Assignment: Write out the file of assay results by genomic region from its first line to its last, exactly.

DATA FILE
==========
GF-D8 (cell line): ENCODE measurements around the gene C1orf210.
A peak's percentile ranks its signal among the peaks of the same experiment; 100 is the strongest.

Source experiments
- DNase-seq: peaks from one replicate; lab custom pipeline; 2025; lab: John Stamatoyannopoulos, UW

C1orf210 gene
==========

GF-D8 (cell line): ENCODE measurements around the gene C1orf210.
A peak's percentile ranks its signal among the peaks of the same experiment; 100 is the strongest.

Source experiments
- DNase-seq: peaks from one replicate; lab custom pipeline; 2025; lab: John Stamatoyannopoulos, UW

C1orf210 gene